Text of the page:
After we had cleared away, I attempted a seawatch for about an hour, seeing a single Arctic Skua going east, 3 Manx Shearwaters west and a number of Gannets.

The best sighting of the day through was Britain’s smallest mammal, a Pygmy Shrew that boldly foraged along the path near the Tilly Whim caves for several minutes, the first time  have had a prolonged view of this species.

On the way home I called into Holton Lee, in case the Honey Buzzard from a couple of days ago was still about. The Holton Lee estate which is on the other side of the River Sherford from Lytchett Bay, is private, but you can visit if you join ‘the Friends of Holton Lee’.

No luck with the HB but there was a female type Marsh Harrier over the Bay, a Green Sand, 31 Lapwing and a flock that consisted of Great, Blue, Coal and Long-tailed Tits, Nuthatch, Treecreeper, Chiffchaffs and many Willow Warblers were the highlights.

Not a great day for photography, so only the view from Holton Lee was taken today. The skua picture was taken on Spitsbergen, the Gannet off West Bay and the Pygmy Shrew was nicked from the internet.

Adult Gannet

 
 

Pale phase Arctic Skua

 
 

Pygmy Shrew - photo from the internet

 
 

Holton Lee, the west shore of Lytchett Bay. Note the Sika Deer in the forground and the mid distance.

Posted August 16, 2011 by gryllosblog in Uncategorized

Monday 15th August – Durlston   Leave a comment

Birding folklore maintains that you seldom see a large arrival of migrant birds after a clear night, nocturnal migrants just keep going in those conditions and don’t make landfall. It is also believed that a full moon exacerbates the situation, allowing the migrants to see far ahead and cross the Channel without having to stop. Of all the wind directions, the north-west is generally considered to be the most unhelpful, so when I left home at 0500 to a chilly 8 C, a north-west breeze, a clear sky and a full moon I was resigned to catching just a handful of birds at Durlston.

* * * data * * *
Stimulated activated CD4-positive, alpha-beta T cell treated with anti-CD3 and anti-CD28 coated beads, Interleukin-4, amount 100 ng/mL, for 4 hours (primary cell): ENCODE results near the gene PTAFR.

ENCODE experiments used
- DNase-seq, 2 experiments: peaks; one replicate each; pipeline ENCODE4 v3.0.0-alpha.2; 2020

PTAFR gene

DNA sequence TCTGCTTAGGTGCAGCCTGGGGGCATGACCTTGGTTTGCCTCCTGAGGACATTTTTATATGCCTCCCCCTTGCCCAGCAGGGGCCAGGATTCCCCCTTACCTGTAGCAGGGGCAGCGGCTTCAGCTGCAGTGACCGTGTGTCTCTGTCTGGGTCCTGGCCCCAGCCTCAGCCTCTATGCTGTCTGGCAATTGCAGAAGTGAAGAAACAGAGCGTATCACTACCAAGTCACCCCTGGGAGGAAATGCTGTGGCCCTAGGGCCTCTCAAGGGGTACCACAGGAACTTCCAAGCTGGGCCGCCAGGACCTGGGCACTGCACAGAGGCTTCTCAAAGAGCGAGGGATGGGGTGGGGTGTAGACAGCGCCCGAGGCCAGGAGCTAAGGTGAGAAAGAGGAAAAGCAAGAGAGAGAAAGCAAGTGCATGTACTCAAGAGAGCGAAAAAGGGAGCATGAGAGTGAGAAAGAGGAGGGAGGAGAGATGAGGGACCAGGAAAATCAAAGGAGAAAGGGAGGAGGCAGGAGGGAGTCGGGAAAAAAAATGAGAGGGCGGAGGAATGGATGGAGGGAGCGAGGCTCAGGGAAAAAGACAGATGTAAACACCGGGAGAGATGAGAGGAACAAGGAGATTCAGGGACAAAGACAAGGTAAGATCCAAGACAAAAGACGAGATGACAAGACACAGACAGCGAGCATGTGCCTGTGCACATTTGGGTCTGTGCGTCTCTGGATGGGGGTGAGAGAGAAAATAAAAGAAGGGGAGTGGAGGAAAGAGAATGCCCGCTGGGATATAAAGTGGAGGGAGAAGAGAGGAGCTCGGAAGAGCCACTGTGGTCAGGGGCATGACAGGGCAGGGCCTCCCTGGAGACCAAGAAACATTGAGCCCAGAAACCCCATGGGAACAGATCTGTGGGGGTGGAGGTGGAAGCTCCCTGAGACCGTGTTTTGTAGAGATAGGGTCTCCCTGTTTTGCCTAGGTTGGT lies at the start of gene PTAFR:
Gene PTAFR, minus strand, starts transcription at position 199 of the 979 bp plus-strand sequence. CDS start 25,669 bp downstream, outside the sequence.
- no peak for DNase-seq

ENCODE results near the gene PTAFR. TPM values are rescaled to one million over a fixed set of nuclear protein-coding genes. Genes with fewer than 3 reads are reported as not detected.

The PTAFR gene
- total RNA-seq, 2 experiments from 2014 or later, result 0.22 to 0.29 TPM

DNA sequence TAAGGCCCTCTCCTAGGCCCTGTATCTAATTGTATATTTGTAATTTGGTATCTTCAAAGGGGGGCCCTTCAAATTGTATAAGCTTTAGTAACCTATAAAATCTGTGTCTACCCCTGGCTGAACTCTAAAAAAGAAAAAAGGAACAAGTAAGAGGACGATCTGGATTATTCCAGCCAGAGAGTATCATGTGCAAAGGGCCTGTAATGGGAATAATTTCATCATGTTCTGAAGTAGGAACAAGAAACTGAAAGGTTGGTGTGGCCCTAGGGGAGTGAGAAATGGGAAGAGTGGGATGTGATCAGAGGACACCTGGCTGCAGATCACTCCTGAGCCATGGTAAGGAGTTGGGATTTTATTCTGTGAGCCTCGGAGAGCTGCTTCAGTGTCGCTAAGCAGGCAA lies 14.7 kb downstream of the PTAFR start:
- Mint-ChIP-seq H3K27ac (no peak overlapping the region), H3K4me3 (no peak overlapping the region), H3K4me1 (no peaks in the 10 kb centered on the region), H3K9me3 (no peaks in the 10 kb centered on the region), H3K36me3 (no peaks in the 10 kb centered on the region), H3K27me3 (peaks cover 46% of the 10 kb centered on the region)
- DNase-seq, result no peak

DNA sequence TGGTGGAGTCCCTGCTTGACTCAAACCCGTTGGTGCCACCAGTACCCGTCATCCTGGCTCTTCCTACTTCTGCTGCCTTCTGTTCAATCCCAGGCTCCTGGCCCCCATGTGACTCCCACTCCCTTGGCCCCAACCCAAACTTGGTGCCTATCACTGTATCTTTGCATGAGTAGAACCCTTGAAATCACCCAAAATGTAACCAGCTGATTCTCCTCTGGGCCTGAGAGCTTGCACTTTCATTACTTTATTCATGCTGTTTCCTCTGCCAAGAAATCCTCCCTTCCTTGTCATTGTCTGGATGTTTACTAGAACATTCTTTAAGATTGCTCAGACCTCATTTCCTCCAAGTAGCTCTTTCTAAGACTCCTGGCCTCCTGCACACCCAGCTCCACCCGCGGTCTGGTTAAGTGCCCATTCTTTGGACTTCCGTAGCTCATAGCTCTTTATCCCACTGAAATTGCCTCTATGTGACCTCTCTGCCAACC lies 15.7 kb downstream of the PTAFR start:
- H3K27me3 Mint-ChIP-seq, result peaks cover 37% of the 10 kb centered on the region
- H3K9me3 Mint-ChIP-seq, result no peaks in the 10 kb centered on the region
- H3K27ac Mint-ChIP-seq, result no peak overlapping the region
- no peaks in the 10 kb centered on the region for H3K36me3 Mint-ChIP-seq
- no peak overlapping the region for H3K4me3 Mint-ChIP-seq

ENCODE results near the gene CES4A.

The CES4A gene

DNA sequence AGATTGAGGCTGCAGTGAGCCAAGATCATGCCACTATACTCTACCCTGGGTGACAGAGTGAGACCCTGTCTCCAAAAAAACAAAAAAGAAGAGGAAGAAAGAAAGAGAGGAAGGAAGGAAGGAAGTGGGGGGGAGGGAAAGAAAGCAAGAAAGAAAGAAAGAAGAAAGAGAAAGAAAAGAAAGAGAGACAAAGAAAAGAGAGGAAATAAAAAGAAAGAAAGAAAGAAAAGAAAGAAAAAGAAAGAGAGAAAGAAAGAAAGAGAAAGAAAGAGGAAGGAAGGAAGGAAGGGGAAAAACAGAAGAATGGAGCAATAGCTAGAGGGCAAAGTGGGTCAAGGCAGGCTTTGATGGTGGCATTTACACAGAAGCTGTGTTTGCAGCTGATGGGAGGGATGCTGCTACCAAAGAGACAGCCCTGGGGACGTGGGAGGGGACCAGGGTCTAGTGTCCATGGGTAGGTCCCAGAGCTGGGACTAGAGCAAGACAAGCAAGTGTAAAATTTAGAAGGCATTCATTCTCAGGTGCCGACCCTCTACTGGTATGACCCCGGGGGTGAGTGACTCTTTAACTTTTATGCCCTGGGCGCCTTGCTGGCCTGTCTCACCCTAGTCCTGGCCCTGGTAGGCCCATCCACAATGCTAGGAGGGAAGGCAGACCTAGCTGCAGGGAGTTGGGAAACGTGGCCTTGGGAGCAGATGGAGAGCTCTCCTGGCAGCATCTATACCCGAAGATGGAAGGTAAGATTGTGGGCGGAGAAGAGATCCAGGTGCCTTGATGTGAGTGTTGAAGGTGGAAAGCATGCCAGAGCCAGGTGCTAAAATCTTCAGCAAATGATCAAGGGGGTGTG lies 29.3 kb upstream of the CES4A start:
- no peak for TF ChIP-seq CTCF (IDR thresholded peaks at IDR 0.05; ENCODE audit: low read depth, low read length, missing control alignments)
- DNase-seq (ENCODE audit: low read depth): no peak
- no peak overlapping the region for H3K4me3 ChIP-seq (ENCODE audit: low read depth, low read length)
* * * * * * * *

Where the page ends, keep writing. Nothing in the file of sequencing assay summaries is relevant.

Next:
How wrong could I be! The ringing totals for the morning were:

  • Willow Warbler -78
  • Common Whitethroat – 50
  • Grasshopper Warbler – 10
  • Garden Warbler – 8
  • Sedge Warbler – 6
  • Chiffchaff – 4
  • Redstart – 3
  • Blackcap – 2
  • Lesser Whitethroat – 2
  • Tree Pipit – 1
  • Reed Warbler – 1
  • misc common species – 10

Total 175 birds – fortunately Mick Cook joined me, that would have been a lot to cope with on my own.

Interestingly  the Willow Warblers had longer wings than ones we have been trapping recently, presumably indicating a different origin.

There wasn’t time for much photography, but I could resist this side by side comparison of an adult and first year Grasshopper Warblers.

The adult (on the right) has not moulted since the winter and shows considerable abrasion to its plumage which causes a greyish unkept appearance. Also note the richer colour of the iris.

 
 

The abraded wings and tail of the adult (here on the left) can be clearly seen

 

Unlike Acrocephalus and Locustella warblers, most adult Sylvias, like this Lesser Whitethroat, undergo a complete moult after breeding. As both adults and first years have fresh plumage, details of the iris and tail feather colouration are used for ageing.

Posted August 15, 2011 by gryllosblog in Uncategorized

Sunday 14th August – Lytchett Bay   Leave a comment

Lytchett Bay at dawn

Stour Ringing Group have signed up to an international Aquatic Warbler investigation. This merely means that we commit to a ringing session in suitable habitat two or three times a week in late July – early September. However with the ongoing westerly airstream we have next to no chance in actually catching one. In fact no Aquatic have been trapped at Lytchett since August 1983.

We did however catch three juvenile Kingfishers, two retraps and one new one. Most years Kingfishers seem to pass rapidly through the Bay but this year some seem to be hanging around. A Grey Wagtail and a Garden Warbler were nice bonuses.

A couple of Kingfishers from Lytchett Bay

 

One of the ones we caught this morning

 

‘Sylvia fingers’ – if sylvia warblers eat blackberries, what goes in must come out!

A juvenile Grey Wagtail was a nice surprise

But the highlight of the morning was a fine adult male Honey Buzzard picked up by Shaun Robson. The ID of this bird proved hard to confirm as it flew from one dead branch to another over Holton Lee but eventually soared giving excellent views. Steve Smith was later able to pick up the same bird at Kingsbridge drifting towards Wareham Forest.

I didn’t have my big lens with me but this photo taken in the midlands by Alan Lewis and copied from the web, bears a striking similarity to our bird, even down to the missing primary in one wing.

 

Honey Buzzard – adult male

Posted August 14, 2011 by gryllosblog in Uncategorized